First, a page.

RMS Orion & RMS Orcades II: Modern Liners

Described in the Architectural Review as “a landmark in the evolution of the modern liner”, Orion (1934) and her sister ship Orcades II (1937) were built for the Orient Line. Orion’s design was a departure from the more usual period styles to a simpler, contemporary style. With modern interiors designed by Brian O’Rorke this was the first time that an architect had carried out the entire decoration of a ship. Designed primarily for tropical conditions they featured air conditioning in all public rooms and a more flexible, informal, open air layout.

Both ships were converted to troopships in the Second World War. Sadly in 1942 Orcades was sunk with the loss of 45 lives south west of Cape Town after a battle with a German U-boat in which she was hit by 6 torpedoes.

 

RMS Orion

Launched:  Barrow-in-Furness, 1934

Disposal:  scrapped, 1963

Tonnage:  23,696 tons

Length:  665 feet or 203 metres

Maximum speed:  21 knots

 

RMS Orcades II

Launched:  Barrow-in-Furness, 1937

Disposal:  sunk, 1942

Tonnage:  23,456 tons

Length:  639 feet or 195 metres

Maximum speed:  21 knots

 

Also see: Ocean LinersSS NormandieSS Oriana.

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RIBA116548Building Design Partnership offices, Sheffield

 
RIBA116549Building Design Partnership offices, Sheffield: the reception area

 
RIBA116550Building Design Partnership offices, Sheffield: the open-plan office


RIBA116551Building Design Partnership offices, Sheffield: the open-plan office

 
RIBA116552Building Design Partnership offices, Sheffield: the open-plan office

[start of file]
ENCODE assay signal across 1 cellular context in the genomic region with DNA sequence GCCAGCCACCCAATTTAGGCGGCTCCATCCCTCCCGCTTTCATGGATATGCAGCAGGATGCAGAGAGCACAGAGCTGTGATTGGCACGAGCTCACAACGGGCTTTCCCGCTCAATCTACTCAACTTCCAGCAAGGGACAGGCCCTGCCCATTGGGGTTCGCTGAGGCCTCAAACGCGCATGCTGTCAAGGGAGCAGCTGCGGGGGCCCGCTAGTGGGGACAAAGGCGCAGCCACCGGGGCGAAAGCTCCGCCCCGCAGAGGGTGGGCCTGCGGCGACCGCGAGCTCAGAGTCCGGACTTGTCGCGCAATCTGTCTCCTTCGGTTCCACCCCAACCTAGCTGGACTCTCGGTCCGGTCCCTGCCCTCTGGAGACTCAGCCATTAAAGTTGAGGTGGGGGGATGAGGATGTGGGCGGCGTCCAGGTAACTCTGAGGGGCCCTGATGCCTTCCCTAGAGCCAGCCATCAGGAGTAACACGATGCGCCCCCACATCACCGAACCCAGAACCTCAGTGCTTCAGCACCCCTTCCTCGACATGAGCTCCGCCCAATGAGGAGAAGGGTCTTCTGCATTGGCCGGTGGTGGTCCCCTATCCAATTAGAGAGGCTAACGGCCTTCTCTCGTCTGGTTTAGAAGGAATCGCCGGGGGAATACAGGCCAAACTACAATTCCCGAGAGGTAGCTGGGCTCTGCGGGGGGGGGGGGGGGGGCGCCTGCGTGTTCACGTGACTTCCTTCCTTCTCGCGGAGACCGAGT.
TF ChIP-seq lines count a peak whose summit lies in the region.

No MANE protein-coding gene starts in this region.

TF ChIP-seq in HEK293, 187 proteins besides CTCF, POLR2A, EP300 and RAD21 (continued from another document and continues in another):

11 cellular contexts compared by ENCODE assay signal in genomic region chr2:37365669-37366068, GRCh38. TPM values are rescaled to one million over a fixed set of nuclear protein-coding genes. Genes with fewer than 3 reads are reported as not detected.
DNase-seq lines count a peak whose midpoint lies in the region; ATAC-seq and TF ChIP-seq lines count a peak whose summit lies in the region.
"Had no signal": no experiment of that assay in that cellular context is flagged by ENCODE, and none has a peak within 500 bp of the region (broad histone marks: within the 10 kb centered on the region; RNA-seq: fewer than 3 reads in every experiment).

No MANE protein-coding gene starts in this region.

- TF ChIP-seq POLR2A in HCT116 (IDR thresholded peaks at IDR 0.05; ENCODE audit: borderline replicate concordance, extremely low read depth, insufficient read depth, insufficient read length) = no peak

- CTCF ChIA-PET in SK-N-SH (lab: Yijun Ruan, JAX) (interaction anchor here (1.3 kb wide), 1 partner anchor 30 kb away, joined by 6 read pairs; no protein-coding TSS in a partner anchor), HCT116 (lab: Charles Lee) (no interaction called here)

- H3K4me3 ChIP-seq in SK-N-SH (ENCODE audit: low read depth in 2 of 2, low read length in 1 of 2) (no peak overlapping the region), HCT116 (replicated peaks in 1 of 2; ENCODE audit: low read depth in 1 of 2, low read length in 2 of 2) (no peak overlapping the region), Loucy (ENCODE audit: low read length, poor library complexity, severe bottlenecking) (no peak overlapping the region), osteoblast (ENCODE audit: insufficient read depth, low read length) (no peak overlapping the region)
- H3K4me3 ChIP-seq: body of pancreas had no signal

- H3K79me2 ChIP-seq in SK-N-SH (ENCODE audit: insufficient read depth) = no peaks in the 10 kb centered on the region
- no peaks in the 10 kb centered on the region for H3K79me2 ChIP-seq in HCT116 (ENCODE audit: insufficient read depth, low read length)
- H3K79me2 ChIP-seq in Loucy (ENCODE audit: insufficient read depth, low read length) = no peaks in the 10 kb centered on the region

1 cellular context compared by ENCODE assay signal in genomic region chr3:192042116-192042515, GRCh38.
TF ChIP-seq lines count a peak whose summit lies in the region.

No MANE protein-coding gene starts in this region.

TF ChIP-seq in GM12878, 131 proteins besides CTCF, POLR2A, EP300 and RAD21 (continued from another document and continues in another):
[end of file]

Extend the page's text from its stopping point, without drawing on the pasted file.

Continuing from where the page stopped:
RIBA116553Building Design Partnership offices, Sheffield: the reception desk


RIBA116554Building Design Partnership offices, Sheffield

 
RIBA116555Building Design Partnership offices, Sheffield: the glazed window into the offices

 
RIBA116556Building Design Partnership offices, Sheffield: the main entrance at night


RIBA116557Building Design Partnership offices, Sheffield: the main staircase

 
RIBA116558Building Design Partnership offices, Sheffield: the reception area

 
RIBA116559Building Design Partnership offices, Sheffield: the open-plan office


RIBA116560Building Design Partnership offices, Sheffield: the reception desk

 
RIBA116561Coffee shop, Tate Gallery, London: the central seating area

 
RIBA116562Coffee shop, Tate Gallery, London


RIBA116563Coffee shop, Tate Gallery, London: one of the mirrored alcoves

 
RIBA116564Coffee shop, Tate Gallery, London: one of the mirrored alcoves

 
RIBA116565Coffee shop, Tate Gallery, London: the servery


RIBA116566Coffee shop, Tate Gallery, London: the curved seating

 
RIBA116567Coffee shop, Tate Gallery, London: the curved seating

 
RIBA116568Coffee shop, Tate Gallery, London


RIBA116569Coffee shop, Tate Gallery, London: the central seating area

 
RIBA116570Coffee shop, Tate Gallery, London: the central seating area

 
RIBA116571Coffee shop, Tate Gallery, London


RIBA116572Coffee shop, Tate Gallery, London: one of the mirrored alcoves

 
RIBA116573Coffee shop, Tate Gallery, London: one of the mirrored alcoves

 
RIBA116574Coffee shop, Tate Gallery, London: the servery


RIBA116575Coffee shop, Tate Gallery, London: the curved seating

 
RIBA116576Coffee shop, Tate Gallery, London: the curved seating

 
RIBA116577Coffee shop, Tate Gallery, London


RIBA116578Coffee shop, Tate Gallery, London: the central seating area

 
RIBA116579Thorney Court, Palace Gate, Kensington, London, with the gate pier from the earlier block in the foreground

 
RIBA116580Thorney Court, Palace Gate, Kensington, London: the front elevation


RIBA116581Thorney Court, Palace Gate, Kensington, London: the main entrance incorporating the original gate piers from the earlier blcok

 
RIBA116582Thorney Court, Palace Gate, Kensington, London: the rear elevation

 
RIBA116583Thorney Court, Palace Gate, Kensington, London, with one of the original gate piers of the earlier block in the foreground